Out goes bresaola, here comes smoked kangaroo. Hester Lacey previews th is year's food fads
Forget filo pastry, sun-dried tomatoes, bruschetta and granita. Up-to-the-minute dinner parties this year will feature simply-cooked cabbage, beetroot and pumpkin, with rhubarb or rice pudding to follow. Good Housekeeping magazine has identified this "back to basics" trend; also tipped are cod, mackerel and celeriac, plus an Australian speciality, smoked kangaroo (tastes like duck, legally culled from non-endangered species.)

So, after years of scouring delicatessens for exotic fresh tomatillos, pomelos, carambolas and galangal, is it now trendy just to plonk down any old plate of cabbage and beetroot? Not quite; the Nineties dinner-party cabbage is delicately braised, and t h e beetroot is baked from fresh and served with unsalted butter, rather than the vinegary pickled variety, says GH cookery editor Moyra Fraser.

While cabbage might just turn out to be the kiwi fruit of the Nineties, enterprising GH readers are also keen on Thai and Indonesian flavours. Brenda Jamieson, home economics manager at Sainsburys, meanwhile, is backing a Japanese surge, and Selfridges has spotted customers becoming "very interested in speciality mushrooms".

Food fashions evolve from the innovations of trendy chefs in the same way that haute couture filters from the catwalk to the high street. They are not a new phenomenon. "Elizabeth David's recipes were fantasy at first. Rationing only ended in the Fifties- when she was first published, there were no lemons, olive oil was very scarce. But she restored the morale of the war-weary middle classes," says food writer Paul Levy.

The great Fifties staple was the roast; post-war housewives were also keen on convenience foods, especially as they were likely to go out to work. Fifties-style cabbage could be kept warm in the Hostess trolley (boil it for 30 minutes, recommended the 1957 Cannon Cookery Book).

As foreign travel became popular, tastes in food became more cosmopolitan. Melon with port poured in the middle was considered very smart. "Peppers and broccoli and avocado were considered so exotic in the Sixties," remembers restaurateur Prue Leith.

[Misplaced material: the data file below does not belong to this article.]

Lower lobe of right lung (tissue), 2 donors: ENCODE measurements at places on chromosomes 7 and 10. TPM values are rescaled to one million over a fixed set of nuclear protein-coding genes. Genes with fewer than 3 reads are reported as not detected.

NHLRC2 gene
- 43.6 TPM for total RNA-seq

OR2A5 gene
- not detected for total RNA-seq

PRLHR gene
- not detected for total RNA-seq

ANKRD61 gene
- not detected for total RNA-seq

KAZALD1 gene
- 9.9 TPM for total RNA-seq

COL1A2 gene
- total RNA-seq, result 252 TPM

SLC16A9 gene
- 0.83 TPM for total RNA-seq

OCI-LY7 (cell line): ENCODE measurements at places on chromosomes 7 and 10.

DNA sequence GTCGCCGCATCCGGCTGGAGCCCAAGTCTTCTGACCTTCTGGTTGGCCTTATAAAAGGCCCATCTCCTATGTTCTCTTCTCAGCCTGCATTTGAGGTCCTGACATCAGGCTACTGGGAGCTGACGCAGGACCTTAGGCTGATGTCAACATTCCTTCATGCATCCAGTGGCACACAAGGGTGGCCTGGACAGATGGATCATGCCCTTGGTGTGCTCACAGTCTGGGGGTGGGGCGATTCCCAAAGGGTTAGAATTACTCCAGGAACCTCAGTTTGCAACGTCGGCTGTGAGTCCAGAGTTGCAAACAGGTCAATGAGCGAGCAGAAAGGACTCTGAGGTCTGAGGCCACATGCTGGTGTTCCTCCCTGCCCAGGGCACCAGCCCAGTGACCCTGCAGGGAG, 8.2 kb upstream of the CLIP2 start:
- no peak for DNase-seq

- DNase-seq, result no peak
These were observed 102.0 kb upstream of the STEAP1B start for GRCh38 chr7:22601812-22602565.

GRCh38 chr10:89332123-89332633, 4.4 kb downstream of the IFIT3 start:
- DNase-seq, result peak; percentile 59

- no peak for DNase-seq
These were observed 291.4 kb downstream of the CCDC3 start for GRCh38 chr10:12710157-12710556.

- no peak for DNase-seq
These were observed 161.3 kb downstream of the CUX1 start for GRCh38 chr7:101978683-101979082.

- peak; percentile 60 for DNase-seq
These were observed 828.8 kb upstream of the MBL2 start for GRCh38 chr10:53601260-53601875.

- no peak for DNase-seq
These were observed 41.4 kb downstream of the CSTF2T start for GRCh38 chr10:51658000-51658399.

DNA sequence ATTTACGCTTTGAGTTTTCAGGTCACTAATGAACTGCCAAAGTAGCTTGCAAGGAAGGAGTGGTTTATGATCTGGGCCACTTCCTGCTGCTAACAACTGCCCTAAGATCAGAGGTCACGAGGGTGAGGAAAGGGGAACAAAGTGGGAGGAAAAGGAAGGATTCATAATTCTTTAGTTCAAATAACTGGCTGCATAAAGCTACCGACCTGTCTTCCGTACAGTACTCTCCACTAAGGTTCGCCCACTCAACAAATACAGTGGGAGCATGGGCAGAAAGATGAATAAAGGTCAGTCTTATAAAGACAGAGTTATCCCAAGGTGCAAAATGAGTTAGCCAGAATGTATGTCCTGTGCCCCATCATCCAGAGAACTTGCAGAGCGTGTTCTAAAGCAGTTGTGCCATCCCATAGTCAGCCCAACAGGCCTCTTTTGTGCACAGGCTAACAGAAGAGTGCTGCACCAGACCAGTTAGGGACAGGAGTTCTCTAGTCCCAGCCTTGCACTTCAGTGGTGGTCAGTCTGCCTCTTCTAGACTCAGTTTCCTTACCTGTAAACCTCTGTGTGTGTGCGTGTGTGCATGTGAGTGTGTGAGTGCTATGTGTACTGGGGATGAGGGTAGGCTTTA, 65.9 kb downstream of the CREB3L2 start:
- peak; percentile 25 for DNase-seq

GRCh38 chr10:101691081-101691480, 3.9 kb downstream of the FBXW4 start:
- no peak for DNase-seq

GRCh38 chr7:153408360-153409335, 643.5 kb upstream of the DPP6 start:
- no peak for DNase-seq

A melon spiked with toothpicks bearing lumps of cheddar and cocktail onions was an elegant refreshment at a typical Seventies drinks party; "and crackers topped with cheese and pineapple and gherkins," shudders a former Seventies swinger "Italian food like spaghetti and lasagne was most experimental in the Seventies," says Brenda Jamieson. "Then in the Eighties we moved on to foods that were used to death - like kiwi fruit, which turned up on everything from roast lamb to cheesecake."

Isn't it a strain organising an exotic restaurant-standard dinner-party at home? Not at all, according to Moyra Fraser. "The term dinner party is on the way out - people are much more relaxed about entertaining, they don't bother about the best crystal or laying the table the night before. We recommend simple ideas like a little pot of bulbs at each setting or napkins very simply folded with a piece of raffia round them."

"People still take trouble, but they take trouble to look as though they haven't," says Prue Leith. "Stop worrying about folding your napkins, if anyone still does that, and buy some nice colourful plates - not matching is classy."

"The real trend is architectural - the dining-room is disappearing," adds Paul Levy. "We fit 40 into our kitchen."

Asking people what they prefer to cook for friends produces an almost universal response.

"Pasta. It's easy, quick and everyone likes it," says Rowan, a solicitor, 28.

"Pasta - spaghetti carbonara or neapolitana," says Helen, a secretary, 19.

"Lasagne or some other kind of pasta dish," says Catherine, a housewife, 49.

Kangaroo evidently has still to catch on. And according to Paul Levy, it probably won't, because simple market forces play such a large role in determining which foods become fashionable. "I take a neo-Marxist view of it all," he says. "This kind of prediction has the chattering classes in mind, but in fact the cabbage market is saturated; there is no more profit in cabbage. Where the supermarkets will make money is in getting more and more people to buy rocket. It is so easy to grow, and it sells for 39 pence for a dozen leaves - not even enough for a salad."